My next novel is a first novel, from author David Louis Edelman and the first in the “Jump 225” Trilogy: Infoquake.
Bursting with ideas, set in an undefined medium term science fiction future, in some ways, Infoquake, a first novel by David Louis Edelman, is very much in the classic mode of science fiction. It also has strong elements of the corporate thriller, post-cyberpunk and even post-failed-singularity science fiction.
Oh, and it all takes in a hypercapitalist future.
Some several hundred years after some very bad history for humanity, the world of Infoquake is at once very familiar, with its undeniably human characters, and at the same time, has that alien future feeling that allows a SF reader to dive in and explore a futuristic world. The action centers around Natch. He runs a corporation which develops bio/logics, programs that can hack the human body, ones perceptions, abilities, strengths.
Flashbacks in the novel allow us to see how this ruthless and indefatigable competitor was molded into the character we see. Events bring Natch into contact with Margaret Surina, whose family and ancestors are very much responsible for the re-welding together of society after that bad history several centuries back. Margaret has some more and new revolutionary technology, but in this hypercapitalist cutthroat world, she turns to Natch as one of the few people she can trust to deploy and use this technology: Multireal.
And thus hangs a tale.
This world of human-altering software infuses and changes the nature of society, with Edelman following through the implications of how this sort of technology would alter society. We get to see several different types of technology at play here, as well, including a method of virtual porting to other places which makes Second Life look like a primitive toy.
There is a lot going on in this world, and its clear that Edelman had a lot of fun writing this book. There are the titular Infoquakes themselves, for example, the ultimate and deadly crash of the world’s equivalent of the Internet, which complicate the plans Natch has set in motion. The novel leaves for sequels what these Infoquakes might actually be and what they mean. The corporate and economic politics in this world are timely. Like the best science fiction, it holds up a mirror to the present by showing an extreme version in the future.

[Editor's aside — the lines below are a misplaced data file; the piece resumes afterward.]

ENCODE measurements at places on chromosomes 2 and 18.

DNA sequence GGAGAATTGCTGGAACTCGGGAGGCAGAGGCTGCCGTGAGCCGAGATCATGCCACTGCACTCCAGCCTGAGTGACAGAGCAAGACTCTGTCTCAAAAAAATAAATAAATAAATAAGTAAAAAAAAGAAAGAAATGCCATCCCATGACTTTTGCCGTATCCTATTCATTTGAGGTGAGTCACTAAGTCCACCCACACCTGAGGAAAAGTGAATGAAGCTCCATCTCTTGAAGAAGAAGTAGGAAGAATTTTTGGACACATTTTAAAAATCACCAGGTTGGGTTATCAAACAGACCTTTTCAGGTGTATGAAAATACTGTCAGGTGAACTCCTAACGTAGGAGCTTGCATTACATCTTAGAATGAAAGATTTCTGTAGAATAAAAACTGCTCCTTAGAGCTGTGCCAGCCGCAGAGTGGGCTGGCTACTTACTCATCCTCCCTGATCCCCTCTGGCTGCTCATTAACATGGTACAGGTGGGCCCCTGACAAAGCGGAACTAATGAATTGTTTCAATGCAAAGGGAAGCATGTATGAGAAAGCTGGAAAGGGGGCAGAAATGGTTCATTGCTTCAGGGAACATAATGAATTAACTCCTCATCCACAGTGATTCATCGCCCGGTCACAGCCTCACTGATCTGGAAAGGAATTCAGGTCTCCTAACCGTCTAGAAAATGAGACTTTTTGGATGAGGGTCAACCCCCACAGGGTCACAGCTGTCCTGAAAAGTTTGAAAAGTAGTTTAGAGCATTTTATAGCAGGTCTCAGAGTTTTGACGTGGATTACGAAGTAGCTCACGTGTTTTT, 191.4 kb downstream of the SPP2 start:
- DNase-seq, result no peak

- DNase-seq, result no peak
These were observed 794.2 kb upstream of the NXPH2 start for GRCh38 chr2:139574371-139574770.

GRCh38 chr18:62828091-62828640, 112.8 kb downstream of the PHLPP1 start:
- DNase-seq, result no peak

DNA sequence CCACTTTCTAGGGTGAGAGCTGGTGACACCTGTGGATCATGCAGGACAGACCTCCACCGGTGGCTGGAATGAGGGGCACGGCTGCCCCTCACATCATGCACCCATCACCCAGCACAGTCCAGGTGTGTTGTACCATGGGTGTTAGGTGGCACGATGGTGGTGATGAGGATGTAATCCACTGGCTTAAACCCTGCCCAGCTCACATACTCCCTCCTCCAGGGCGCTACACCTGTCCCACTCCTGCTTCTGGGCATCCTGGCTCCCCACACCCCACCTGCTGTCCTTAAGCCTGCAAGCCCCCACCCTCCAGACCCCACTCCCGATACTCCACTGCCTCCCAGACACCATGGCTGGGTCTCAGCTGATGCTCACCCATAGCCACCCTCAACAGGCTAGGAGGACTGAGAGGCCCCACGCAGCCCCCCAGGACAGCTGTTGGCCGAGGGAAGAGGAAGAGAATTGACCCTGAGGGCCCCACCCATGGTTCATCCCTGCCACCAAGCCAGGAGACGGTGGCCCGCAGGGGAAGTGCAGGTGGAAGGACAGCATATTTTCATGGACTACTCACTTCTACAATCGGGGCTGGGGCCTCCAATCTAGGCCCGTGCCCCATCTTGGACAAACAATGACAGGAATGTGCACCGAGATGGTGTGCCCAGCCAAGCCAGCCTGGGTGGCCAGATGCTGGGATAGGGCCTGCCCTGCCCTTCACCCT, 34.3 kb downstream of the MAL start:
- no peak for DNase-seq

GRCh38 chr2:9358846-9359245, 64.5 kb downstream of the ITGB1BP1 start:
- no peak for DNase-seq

It’s difficult to sum up this complex world, but perhaps if I describe it as “Wall Street (the movie) meets Vernor Vinge”, I can come close to capturing what the characters and the world is like.
I am surprised that this is Edelman’s first novel. It’s clear to me that he’s been thinking about and working out this universe for quite some time (there are extensive appendices in the back of the novel).
This is definitely not a first novel for those who have never read SF before. Like an old tagline for a collection of Greg Egan’s stories, Infoquake is “science fiction for science fiction fans.” In a climate where fantasy seems ascendant over SF, and every other book in the F/SF section of the bookstore is yet another new first novel about werewolves/vampires/faeries/demons/ghosts/wendigos in the modern world, Infoquake is unabashedly straight up 200 proof science fiction.
I look forward to reading the second and third volumes of the trilogy. If anything, like when I read Charles Stross’ Singularity Sky, I suspect that this first volume is really a novel that Edelman wrote so that he could get himself, and the reader, ready to read the *real* story that he wants to tell.